Silver Lakes assistant pro Brennan Clay and Dan Glidewell shot 13-under-par 59 Saturday in their modified scramble round at Cider Ridge Golf Club for a two-day total of 29-under 115.
It was good for a one-shot overnight lead on the strongest field in the history of the tournament, but the lead is anything but comfortable. The players hottest on their heels know a thing or two about winning Sunny King Charity Classic titles.
Sitting only one stroke back are the teams of Jeremy McGatha-Jaylon Ellison — the defending champions — and Gary Wigington-Randy Reaves. Together, they’ve won eight of the last 12 King Classics — nine of the last 15 if you count the one Reaves won in 1997 with Jeff Russell.
One shot behind them is Cory Etter and Marcus Harrell, who won two Classic crowns with Ott Chandler in 2008 and 2010, and yet another shot back are Hank Smith and Patrick Cushman, who won five titles with Eric Hamilton between 1994 and 1999.
It will all shake out in today’s best-ball round for the championship flight at Anniston Country Club. Clay-Glidewell and Wigington-Reaves are paired in the final group of the day starting at 12:45 p.m., with Etter-Harrell and Ellison-McGatha playing in the penultimate group at 12:36 p.m.
“I like it, since we have a shot at it; it’s a lot more fun,” Harrell said.
“A lot of people come out on Sunday and watch, and it’s a lot more fun if there are a lot of teams involved.
“In a couple of the years that we’ve played it, we’ve had some teams run away and there’s just not as much excitement around the course. But when it’s real tight, it’s the most fun tournament around.”
Clay and Glidewell vaulted to the top of the leaderboard with a big finish for the second day in a row.
After scoring only one birdie in their first four holes, including an adventurous par on the par-3 third, they played their last 14 holes in 12-under. They left a birdie putt on 18 for 30-under one inch short.
They birdied their last 10 holes in a row in Friday’s first round.
At the third, Clay hit his tee shot in the water left of the green, and Glidewell hit his just 40 yards. Clay teed up a mulligan and hit that in the water.
Because it was a modified scramble, both players got to hit from Glidewell’s spot. Glidewell responded by hitting it to three feet. Clay hit his shot 20 feet short, then, thinking it was a regular scramble, picked up his ball, taking him out of the hole. Fortunately for the team, Glidewell made the putt for par.
“(Friday’s) was a little better stretch,” Clay said. “We knew what the lead was (when they began) and we cut it. (Saturday), after that par (on 3), we didn’t do anything stupid. We sat in the cart on 4 and said we don’t need to have that again.”
From there, they had 10 birdies, three pars and an eagle.
“It really doesn’t have anything to do with the end of a round, we just don’t get off to a good start,” Glidewell said. “When you’re 1- or 2-(under) after four, you’ve got to do something or you’ll be out of the tournament. I guess we play better under pressure.”
There certainly will be plenty of that today.
Wigington and Reaves threw up the best round of the day — a 14-under 58 that included eagles by Wigington on both par-5s on the back. Wigington also drove the green on No. 7 from the back tee to set up a two-putt birdie.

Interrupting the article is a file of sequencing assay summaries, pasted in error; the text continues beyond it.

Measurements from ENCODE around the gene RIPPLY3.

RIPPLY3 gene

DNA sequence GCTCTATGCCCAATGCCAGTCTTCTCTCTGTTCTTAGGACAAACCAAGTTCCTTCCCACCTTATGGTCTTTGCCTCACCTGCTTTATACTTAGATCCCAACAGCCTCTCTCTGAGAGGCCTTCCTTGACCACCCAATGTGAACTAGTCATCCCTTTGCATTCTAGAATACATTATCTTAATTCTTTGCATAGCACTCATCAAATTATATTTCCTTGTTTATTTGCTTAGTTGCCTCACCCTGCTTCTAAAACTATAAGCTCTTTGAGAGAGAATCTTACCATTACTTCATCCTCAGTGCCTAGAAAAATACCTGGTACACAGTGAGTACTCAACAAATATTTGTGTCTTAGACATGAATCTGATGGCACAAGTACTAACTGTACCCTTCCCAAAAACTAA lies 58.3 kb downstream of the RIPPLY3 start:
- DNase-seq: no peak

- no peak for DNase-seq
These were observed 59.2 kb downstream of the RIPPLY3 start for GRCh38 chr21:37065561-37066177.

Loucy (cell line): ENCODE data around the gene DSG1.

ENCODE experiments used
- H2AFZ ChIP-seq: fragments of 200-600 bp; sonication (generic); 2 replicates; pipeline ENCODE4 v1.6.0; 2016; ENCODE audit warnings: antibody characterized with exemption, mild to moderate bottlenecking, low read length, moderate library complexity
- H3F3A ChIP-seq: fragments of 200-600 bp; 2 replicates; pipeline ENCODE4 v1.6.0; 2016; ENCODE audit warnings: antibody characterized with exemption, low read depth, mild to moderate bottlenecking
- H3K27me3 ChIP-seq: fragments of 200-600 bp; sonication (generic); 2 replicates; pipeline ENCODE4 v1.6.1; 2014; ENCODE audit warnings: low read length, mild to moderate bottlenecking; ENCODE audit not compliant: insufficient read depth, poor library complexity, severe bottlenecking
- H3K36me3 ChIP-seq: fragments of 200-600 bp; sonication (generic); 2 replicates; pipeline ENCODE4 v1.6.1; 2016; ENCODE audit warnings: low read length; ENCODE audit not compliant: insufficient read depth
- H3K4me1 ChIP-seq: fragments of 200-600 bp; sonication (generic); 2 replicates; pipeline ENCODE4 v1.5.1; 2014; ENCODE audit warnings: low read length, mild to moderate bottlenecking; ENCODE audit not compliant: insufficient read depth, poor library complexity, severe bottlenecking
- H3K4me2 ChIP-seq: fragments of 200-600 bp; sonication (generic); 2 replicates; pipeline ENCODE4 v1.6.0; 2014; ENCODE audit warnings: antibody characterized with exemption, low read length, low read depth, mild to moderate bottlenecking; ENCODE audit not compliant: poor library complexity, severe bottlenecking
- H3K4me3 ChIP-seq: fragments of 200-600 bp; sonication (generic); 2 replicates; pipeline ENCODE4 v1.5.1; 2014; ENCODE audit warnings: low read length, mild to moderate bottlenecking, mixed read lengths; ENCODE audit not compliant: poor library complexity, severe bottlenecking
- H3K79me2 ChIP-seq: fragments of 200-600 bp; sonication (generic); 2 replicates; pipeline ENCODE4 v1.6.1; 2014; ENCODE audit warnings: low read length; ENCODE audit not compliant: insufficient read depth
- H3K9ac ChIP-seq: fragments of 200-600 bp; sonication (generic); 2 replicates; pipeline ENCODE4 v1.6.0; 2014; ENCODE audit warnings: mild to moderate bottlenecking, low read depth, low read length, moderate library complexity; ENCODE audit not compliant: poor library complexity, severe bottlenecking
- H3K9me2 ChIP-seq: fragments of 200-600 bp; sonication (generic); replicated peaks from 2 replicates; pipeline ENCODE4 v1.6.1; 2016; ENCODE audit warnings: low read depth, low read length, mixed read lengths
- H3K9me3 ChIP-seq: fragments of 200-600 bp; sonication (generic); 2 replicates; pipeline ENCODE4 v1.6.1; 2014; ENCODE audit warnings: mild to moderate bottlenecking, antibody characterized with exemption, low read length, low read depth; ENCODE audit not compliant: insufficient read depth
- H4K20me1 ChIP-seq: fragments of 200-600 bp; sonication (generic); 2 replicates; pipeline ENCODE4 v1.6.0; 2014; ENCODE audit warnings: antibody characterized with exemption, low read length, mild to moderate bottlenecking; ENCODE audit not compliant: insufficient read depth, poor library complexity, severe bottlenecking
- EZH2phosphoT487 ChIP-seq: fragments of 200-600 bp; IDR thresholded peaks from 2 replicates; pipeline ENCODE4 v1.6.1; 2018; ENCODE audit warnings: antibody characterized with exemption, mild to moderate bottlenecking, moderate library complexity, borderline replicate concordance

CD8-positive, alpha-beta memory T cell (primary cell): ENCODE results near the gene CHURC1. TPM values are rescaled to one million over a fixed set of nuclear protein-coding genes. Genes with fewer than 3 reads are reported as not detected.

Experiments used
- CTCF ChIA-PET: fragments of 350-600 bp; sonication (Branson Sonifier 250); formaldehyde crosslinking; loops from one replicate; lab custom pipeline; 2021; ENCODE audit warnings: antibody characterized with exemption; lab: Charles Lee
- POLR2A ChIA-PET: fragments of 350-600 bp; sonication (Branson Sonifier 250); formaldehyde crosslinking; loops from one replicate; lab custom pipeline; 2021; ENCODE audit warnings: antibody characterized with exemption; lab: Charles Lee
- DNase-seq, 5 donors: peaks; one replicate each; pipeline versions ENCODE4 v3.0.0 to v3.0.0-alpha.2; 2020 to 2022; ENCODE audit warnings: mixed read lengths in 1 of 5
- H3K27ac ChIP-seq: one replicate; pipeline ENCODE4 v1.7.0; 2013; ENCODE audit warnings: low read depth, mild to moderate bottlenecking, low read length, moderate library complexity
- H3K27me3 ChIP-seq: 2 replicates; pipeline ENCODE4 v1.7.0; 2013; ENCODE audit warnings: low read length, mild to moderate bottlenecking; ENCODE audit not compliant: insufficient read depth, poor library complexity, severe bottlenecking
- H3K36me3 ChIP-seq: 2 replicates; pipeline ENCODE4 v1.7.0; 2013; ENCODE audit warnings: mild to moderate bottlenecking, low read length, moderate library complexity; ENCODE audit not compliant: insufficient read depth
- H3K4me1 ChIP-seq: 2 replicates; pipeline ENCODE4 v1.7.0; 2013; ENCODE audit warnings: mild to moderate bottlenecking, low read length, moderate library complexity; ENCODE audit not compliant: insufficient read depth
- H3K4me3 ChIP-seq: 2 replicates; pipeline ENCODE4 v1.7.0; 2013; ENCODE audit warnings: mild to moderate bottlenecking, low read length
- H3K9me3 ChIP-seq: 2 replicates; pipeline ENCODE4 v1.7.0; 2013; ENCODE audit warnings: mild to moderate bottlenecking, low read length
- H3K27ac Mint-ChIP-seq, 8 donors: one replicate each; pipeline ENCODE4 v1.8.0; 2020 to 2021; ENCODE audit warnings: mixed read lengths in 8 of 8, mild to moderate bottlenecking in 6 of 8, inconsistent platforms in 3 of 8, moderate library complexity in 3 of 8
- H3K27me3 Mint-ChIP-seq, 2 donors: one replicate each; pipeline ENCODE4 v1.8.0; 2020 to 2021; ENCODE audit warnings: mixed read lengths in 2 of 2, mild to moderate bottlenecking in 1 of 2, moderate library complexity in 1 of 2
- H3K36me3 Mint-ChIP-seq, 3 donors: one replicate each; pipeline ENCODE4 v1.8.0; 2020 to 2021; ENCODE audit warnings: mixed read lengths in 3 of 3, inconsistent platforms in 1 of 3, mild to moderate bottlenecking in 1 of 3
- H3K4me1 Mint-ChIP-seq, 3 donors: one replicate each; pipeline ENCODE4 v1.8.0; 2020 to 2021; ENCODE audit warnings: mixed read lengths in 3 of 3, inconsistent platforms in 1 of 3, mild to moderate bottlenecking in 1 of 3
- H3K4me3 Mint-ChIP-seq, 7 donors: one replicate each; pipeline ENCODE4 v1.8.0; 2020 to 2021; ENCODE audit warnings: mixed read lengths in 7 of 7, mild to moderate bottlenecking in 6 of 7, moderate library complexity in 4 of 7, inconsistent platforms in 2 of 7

The eagle on 15 came after he hit his approach from 137 yards to 15 feet. He made a 45-foot putt for the eagle on 18.
“Gary played really well,” Reaves said. “He hit the ball well and when he starts making putts, it’s something to see.
When we shot 14 (Friday) and were still three back, we knew we had to really play well to have a shot at it.”
McGatha and Ellison might have gone into the final day with the lead if they hadn’t, as McGatha described, “run into a brick wall” coming down the stretch.
They didn’t birdie any of the last three holes. They were 12-under through 15 holes, but both missed the green on 16, Ellison missed a sweeping seven-foot putt for birdie on 17 and both missed putts from inside 12 feet on 18.
“We definitely didn’t have our A game today,” Ellison said. “We’ll definitely be hungry going into tomorrow because we didn’t play our best golf.”
Etter and Harrell also endured a slow start before turning it on at the end. They birdied only one of their first four holes and then played their next seven holes in 7-under with two eagles in a three-hole stretch. Etter called it the most important stretch of the day because it got them going.
They slowed down again with pars on 12 and 13 and then birdied four of their last five holes. Harrell nearly holed his chip from below the green for eagle on 18 that would have pulled them into a three-way tie for second.
“That’s something you never want to have to do, especially when you’re trailing by two entering the day; you don’t ever want to start off slow,” Harrell said. “I don’t feel like we played our best today, but we’re happy to be within two shots of the lead.”
Etter delivered the eagle on 9 with a putt from off the green and they used two mulligans to make a 2 on 11 after Etter’s first putt circled the hole.
“In this tournament, you make one or two pars in a row and you feel like you’re out of it because there are so many good players and so many good teams,” Etter said. “I’m just glad we’re in the hunt. I think we gave ourselves a real good spot for (Sunday).”
Wigington and Reaves might have posted the best score of the day, but perhaps the most electric round belonged to Smith and Cushman. They made four eagles — two on par-4s. They played the last six holes on the front in 6-under and the last six on the back in 7-under.
Al Muskewitz covers golf for The Star. He can be reached at 256-235-3577.